In my opinion, it’s probably the weakest of the three movies, but then, it’s still an amazing movie.  It’s just that, the first movie starts things off perfectly, and the third finishes things off perfectly, while the second movie is really just another adventure that the characters go on.  In the grand scheme of the trilogy, all it really accomplishes is introducing a couple new characters (namely, Jesse and Bullseye) and, more importantly, the idea that Andy will grow up, and will one day outgrow the toys.  But that’s no reason to think any less of the movie, as it’s still a great sequel, and absolutely worth watching.  Being the worst (or, as I’d rather say, least best) Toy Story movie is nothing to scoff at.

And so, after Toy Story 2, Pixar proceeded to release nothing but solid gold cinema for ten straight years (aside from Cars, I suppose…), until they finally decided to return to good ol’ Toy Story, releasing the third film in 2010, and it ended up being the best movie they had ever made.  Toy Story 3 ended up being a phenomenon.  It was universally praised by critics and audiences, and it made more money than any other that year.  It became the must-see movie event of the summer, not just for kids and adults, but for people my age, who ended up being able to relate to the movie better than anyone else.  The subject matter of the movie involves Andy getting ready to head off to college, and deciding what to do with his old toys, which haven’t been played with in years.  It’s filled with themes about growing up and moving on, entering a new period of life while saying good bye to the old ways.  It was released just a couple days after my high school graduation, and so it ended up being a very fulfilling experience.  Pixar made the absolute right choice to set the movie eleven years later after the events of Toy Story 2, and as a result, anyone who grew up with the previous two Toy Story movies could watch this one and connect very closely to it.  The ending is pretty infamous for making many people cry, and while I’ve never actually shed tears watching it (no movie has ever done that to me, though this one brought me close) it was still a very emotional experience and is pretty rough to sit through to this day.  Many people were skeptical about Pixar returning to the Toy Story well one last time, but it paid off wonderfully.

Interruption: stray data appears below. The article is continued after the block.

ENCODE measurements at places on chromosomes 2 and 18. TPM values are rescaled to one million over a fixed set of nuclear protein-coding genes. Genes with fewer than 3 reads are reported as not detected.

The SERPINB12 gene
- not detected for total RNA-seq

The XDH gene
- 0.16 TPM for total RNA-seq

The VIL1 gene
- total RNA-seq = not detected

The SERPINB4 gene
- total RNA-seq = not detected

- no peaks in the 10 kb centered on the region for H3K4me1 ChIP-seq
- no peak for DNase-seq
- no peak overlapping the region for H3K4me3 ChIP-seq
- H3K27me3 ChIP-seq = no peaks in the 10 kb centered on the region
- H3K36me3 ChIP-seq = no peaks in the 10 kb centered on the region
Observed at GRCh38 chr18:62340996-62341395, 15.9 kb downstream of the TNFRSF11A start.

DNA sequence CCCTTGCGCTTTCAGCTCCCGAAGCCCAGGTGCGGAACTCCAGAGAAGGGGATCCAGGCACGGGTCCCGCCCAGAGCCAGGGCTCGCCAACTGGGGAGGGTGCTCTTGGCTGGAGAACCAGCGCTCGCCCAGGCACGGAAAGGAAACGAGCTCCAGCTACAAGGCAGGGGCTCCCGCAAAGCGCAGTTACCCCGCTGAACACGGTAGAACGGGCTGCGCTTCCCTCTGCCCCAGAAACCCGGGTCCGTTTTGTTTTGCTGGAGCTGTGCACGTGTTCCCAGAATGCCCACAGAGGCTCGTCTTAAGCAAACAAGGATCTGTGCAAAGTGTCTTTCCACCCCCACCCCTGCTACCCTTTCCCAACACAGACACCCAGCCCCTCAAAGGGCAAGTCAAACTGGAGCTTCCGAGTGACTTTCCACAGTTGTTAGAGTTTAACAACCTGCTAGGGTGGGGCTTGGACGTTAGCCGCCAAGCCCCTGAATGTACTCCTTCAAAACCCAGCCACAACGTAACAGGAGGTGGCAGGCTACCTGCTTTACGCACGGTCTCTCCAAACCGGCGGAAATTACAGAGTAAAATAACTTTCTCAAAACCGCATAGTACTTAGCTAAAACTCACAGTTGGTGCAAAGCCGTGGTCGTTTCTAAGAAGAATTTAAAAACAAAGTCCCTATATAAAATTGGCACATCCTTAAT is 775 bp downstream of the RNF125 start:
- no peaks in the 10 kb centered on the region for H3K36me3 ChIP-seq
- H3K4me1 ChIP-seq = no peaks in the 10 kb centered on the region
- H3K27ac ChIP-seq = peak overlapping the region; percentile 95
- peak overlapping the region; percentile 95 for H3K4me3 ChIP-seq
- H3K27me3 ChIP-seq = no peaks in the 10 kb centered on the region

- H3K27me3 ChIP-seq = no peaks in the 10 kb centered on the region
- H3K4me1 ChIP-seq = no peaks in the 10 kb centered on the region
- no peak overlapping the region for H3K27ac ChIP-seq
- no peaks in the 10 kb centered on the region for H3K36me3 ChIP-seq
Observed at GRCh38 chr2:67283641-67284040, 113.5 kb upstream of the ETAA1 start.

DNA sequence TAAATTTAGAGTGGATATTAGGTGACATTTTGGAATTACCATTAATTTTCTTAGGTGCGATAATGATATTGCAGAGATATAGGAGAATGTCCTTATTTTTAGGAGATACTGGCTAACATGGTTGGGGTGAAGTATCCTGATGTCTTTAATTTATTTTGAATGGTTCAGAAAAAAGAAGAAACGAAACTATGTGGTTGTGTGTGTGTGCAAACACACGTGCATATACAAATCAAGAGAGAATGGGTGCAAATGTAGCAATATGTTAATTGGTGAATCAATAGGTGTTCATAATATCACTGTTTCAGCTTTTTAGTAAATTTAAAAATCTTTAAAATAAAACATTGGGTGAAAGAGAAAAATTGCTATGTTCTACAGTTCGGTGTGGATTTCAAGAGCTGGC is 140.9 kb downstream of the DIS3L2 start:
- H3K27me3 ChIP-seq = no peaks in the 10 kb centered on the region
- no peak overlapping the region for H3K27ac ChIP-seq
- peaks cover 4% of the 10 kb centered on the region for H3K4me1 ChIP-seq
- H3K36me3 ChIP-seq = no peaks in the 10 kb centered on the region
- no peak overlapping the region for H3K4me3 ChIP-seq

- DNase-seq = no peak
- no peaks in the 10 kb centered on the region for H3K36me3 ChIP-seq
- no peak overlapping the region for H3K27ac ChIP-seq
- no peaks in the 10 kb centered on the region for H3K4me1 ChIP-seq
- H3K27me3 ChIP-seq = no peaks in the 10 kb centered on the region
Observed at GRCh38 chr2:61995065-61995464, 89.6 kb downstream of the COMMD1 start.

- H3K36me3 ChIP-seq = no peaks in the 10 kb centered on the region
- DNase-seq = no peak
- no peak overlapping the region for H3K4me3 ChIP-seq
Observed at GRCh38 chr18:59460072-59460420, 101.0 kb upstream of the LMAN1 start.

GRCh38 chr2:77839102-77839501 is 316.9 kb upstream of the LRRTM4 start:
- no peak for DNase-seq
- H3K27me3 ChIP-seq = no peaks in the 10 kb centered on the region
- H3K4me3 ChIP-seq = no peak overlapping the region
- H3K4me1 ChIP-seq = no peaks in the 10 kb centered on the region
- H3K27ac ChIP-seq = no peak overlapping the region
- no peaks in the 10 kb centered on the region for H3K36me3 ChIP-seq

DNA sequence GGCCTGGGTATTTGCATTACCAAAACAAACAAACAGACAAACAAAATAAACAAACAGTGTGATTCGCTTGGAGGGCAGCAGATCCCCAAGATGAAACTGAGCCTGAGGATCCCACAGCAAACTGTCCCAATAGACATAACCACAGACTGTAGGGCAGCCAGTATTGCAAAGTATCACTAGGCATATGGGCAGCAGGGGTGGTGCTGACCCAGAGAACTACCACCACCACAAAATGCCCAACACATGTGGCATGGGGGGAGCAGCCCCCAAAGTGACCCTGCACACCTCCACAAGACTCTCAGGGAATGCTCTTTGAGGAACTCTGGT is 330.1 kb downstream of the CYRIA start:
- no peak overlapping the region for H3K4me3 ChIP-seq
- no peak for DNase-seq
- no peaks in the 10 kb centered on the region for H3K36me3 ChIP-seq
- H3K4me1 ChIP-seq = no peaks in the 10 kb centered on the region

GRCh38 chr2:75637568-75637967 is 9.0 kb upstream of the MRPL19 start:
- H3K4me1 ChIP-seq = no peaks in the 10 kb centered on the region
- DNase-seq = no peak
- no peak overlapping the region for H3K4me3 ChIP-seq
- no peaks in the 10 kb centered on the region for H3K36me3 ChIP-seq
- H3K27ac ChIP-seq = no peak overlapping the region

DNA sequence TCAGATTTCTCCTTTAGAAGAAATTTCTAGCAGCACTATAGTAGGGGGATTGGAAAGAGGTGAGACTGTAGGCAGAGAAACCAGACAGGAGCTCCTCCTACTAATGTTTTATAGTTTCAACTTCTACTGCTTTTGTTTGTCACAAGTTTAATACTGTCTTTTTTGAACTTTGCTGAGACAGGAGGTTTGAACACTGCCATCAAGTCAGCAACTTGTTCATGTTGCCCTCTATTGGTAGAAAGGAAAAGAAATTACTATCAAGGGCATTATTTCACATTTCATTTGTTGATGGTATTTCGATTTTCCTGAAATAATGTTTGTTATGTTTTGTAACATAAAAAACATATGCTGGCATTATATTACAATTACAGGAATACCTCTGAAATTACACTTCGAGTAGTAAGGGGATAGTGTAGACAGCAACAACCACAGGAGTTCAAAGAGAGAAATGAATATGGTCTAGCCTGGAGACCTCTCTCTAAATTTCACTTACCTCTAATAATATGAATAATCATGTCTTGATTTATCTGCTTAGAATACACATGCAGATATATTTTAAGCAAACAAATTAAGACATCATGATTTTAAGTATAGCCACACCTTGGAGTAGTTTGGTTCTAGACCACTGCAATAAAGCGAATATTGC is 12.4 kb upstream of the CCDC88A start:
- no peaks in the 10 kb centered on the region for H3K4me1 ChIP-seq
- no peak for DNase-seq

So now, with the toys’ journey with Andy over, I feel I can say the Toy Story trilogy functions almost perfectly as a classic film trilogy.  The first movie starts things off well while still being a great movie on its own, the second movie builds upon the ideas of the first and introduces its own ideas that pay off in the third, while also being a great movie itself, and the third movie wraps up all the themes and ideas perfectly and gives the characters a fantastic send off, and manages to be the best of the three, if just by a tiny margin.  There’s literally nothing about any of these movies I dislike.  They’re each some of my favorite movies of all time, easily the best animated movies of all time, and as a collective, complete trilogy, they perfectly encapsulate the first eighteen years of my life.